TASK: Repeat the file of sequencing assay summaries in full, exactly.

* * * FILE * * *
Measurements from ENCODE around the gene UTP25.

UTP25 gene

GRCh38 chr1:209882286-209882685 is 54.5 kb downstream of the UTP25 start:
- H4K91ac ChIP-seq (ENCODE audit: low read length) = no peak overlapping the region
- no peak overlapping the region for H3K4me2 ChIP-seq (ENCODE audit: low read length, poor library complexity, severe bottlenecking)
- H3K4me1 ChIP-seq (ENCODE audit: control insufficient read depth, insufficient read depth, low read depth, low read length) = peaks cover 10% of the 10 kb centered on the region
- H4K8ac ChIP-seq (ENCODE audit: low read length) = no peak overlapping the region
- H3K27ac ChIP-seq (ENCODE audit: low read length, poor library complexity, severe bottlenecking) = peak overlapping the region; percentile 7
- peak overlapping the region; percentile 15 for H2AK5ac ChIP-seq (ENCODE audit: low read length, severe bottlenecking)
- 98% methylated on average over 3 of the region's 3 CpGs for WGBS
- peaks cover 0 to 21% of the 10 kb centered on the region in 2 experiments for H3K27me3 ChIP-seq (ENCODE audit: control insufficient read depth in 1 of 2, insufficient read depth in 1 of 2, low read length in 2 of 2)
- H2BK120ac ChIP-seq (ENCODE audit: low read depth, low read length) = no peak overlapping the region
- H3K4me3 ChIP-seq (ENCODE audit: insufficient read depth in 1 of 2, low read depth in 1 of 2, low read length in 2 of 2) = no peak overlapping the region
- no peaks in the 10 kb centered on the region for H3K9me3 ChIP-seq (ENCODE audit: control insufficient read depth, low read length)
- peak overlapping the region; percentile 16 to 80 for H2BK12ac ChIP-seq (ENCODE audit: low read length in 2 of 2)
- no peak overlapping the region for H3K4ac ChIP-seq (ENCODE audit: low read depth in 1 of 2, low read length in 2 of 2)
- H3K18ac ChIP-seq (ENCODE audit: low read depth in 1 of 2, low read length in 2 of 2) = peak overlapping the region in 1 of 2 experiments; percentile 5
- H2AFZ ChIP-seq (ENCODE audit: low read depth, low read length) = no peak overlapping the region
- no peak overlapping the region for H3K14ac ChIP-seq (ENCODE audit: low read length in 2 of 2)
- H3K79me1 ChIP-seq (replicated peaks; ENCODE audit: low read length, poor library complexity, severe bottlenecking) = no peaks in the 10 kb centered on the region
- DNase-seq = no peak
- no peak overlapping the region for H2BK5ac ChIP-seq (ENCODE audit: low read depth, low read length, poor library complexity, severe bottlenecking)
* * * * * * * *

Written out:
Measurements from ENCODE around the gene UTP25.

UTP25 gene

GRCh38 chr1:209882286-209882685 is 54.5 kb downstream of the UTP25 start:
- H4K91ac ChIP-seq (ENCODE audit: low read length) = no peak overlapping the region
- no peak overlapping the region for H3K4me2 ChIP-seq (ENCODE audit: low read length, poor library complexity, severe bottlenecking)
- H3K4me1 ChIP-seq (ENCODE audit: control insufficient read depth, insufficient read depth, low read depth, low read length) = peaks cover 10% of the 10 kb centered on the region
- H4K8ac ChIP-seq (ENCODE audit: low read length) = no peak overlapping the region
- H3K27ac ChIP-seq (ENCODE audit: low read length, poor library complexity, severe bottlenecking) = peak overlapping the region; percentile 7
- peak overlapping the region; percentile 15 for H2AK5ac ChIP-seq (ENCODE audit: low read length, severe bottlenecking)
- 98% methylated on average over 3 of the region's 3 CpGs for WGBS
- peaks cover 0 to 21% of the 10 kb centered on the region in 2 experiments for H3K27me3 ChIP-seq (ENCODE audit: control insufficient read depth in 1 of 2, insufficient read depth in 1 of 2, low read length in 2 of 2)
- H2BK120ac ChIP-seq (ENCODE audit: low read depth, low read length) = no peak overlapping the region
- H3K4me3 ChIP-seq (ENCODE audit: insufficient read depth in 1 of 2, low read depth in 1 of 2, low read length in 2 of 2) = no peak overlapping the region
- no peaks in the 10 kb centered on the region for H3K9me3 ChIP-seq (ENCODE audit: control insufficient read depth, low read length)
- peak overlapping the region; percentile 16 to 80 for H2BK12ac ChIP-seq (ENCODE audit: low read length in 2 of 2)
- no peak overlapping the region for H3K4ac ChIP-seq (ENCODE audit: low read depth in 1 of 2, low read length in 2 of 2)
- H3K18ac ChIP-seq (ENCODE audit: low read depth in 1 of 2, low read length in 2 of 2) = peak overlapping the region in 1 of 2 experiments; percentile 5
- H2AFZ ChIP-seq (ENCODE audit: low read depth, low read length) = no peak overlapping the region
- no peak overlapping the region for H3K14ac ChIP-seq (ENCODE audit: low read length in 2 of 2)
- H3K79me1 ChIP-seq (replicated peaks; ENCODE audit: low read length, poor library complexity, severe bottlenecking) = no peaks in the 10 kb centered on the region
- DNase-seq = no peak
- no peak overlapping the region for H2BK5ac ChIP-seq (ENCODE audit: low read depth, low read length, poor library complexity, severe bottlenecking)